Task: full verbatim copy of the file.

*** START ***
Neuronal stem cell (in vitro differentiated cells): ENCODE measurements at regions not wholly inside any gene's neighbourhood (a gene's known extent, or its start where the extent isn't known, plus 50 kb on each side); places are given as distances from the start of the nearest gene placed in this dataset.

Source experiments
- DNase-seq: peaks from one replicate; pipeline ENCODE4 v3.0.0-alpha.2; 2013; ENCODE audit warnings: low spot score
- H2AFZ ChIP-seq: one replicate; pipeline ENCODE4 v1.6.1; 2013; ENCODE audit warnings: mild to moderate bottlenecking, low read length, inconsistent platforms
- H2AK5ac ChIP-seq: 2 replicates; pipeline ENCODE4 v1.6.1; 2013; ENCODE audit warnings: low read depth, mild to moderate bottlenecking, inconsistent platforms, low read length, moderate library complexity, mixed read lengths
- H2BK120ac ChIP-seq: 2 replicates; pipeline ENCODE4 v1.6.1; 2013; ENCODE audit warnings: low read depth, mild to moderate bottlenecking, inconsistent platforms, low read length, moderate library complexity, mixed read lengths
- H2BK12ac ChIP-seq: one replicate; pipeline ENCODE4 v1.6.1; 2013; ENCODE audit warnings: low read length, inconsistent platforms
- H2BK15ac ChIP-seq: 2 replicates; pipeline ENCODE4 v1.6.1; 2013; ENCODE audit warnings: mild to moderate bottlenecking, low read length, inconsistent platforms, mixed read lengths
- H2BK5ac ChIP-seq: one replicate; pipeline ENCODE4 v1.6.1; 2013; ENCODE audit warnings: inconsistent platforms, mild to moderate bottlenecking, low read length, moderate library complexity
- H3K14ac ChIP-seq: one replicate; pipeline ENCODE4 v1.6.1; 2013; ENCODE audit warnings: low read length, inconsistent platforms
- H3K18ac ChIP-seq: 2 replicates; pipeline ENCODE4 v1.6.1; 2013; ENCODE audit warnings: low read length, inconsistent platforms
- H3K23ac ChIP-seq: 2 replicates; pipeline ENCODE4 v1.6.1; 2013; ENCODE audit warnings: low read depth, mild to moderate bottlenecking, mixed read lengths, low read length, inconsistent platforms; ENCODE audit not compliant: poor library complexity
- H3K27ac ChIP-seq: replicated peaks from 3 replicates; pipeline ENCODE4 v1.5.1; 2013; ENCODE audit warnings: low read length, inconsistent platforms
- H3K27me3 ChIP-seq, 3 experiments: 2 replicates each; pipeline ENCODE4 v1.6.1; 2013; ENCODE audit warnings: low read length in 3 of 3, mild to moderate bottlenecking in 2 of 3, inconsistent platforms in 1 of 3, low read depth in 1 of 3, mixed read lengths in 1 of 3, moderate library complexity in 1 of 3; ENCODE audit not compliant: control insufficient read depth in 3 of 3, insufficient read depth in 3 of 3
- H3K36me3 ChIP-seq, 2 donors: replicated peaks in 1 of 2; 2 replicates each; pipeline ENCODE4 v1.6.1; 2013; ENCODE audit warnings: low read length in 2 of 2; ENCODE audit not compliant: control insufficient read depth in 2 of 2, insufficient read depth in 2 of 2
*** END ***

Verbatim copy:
Neuronal stem cell (in vitro differentiated cells): ENCODE measurements at regions not wholly inside any gene's neighbourhood (a gene's known extent, or its start where the extent isn't known, plus 50 kb on each side); places are given as distances from the start of the nearest gene placed in this dataset.

Source experiments
- DNase-seq: peaks from one replicate; pipeline ENCODE4 v3.0.0-alpha.2; 2013; ENCODE audit warnings: low spot score
- H2AFZ ChIP-seq: one replicate; pipeline ENCODE4 v1.6.1; 2013; ENCODE audit warnings: mild to moderate bottlenecking, low read length, inconsistent platforms
- H2AK5ac ChIP-seq: 2 replicates; pipeline ENCODE4 v1.6.1; 2013; ENCODE audit warnings: low read depth, mild to moderate bottlenecking, inconsistent platforms, low read length, moderate library complexity, mixed read lengths
- H2BK120ac ChIP-seq: 2 replicates; pipeline ENCODE4 v1.6.1; 2013; ENCODE audit warnings: low read depth, mild to moderate bottlenecking, inconsistent platforms, low read length, moderate library complexity, mixed read lengths
- H2BK12ac ChIP-seq: one replicate; pipeline ENCODE4 v1.6.1; 2013; ENCODE audit warnings: low read length, inconsistent platforms
- H2BK15ac ChIP-seq: 2 replicates; pipeline ENCODE4 v1.6.1; 2013; ENCODE audit warnings: mild to moderate bottlenecking, low read length, inconsistent platforms, mixed read lengths
- H2BK5ac ChIP-seq: one replicate; pipeline ENCODE4 v1.6.1; 2013; ENCODE audit warnings: inconsistent platforms, mild to moderate bottlenecking, low read length, moderate library complexity
- H3K14ac ChIP-seq: one replicate; pipeline ENCODE4 v1.6.1; 2013; ENCODE audit warnings: low read length, inconsistent platforms
- H3K18ac ChIP-seq: 2 replicates; pipeline ENCODE4 v1.6.1; 2013; ENCODE audit warnings: low read length, inconsistent platforms
- H3K23ac ChIP-seq: 2 replicates; pipeline ENCODE4 v1.6.1; 2013; ENCODE audit warnings: low read depth, mild to moderate bottlenecking, mixed read lengths, low read length, inconsistent platforms; ENCODE audit not compliant: poor library complexity
- H3K27ac ChIP-seq: replicated peaks from 3 replicates; pipeline ENCODE4 v1.5.1; 2013; ENCODE audit warnings: low read length, inconsistent platforms
- H3K27me3 ChIP-seq, 3 experiments: 2 replicates each; pipeline ENCODE4 v1.6.1; 2013; ENCODE audit warnings: low read length in 3 of 3, mild to moderate bottlenecking in 2 of 3, inconsistent platforms in 1 of 3, low read depth in 1 of 3, mixed read lengths in 1 of 3, moderate library complexity in 1 of 3; ENCODE audit not compliant: control insufficient read depth in 3 of 3, insufficient read depth in 3 of 3
- H3K36me3 ChIP-seq, 2 donors: replicated peaks in 1 of 2; 2 replicates each; pipeline ENCODE4 v1.6.1; 2013; ENCODE audit warnings: low read length in 2 of 2; ENCODE audit not compliant: control insufficient read depth in 2 of 2, insufficient read depth in 2 of 2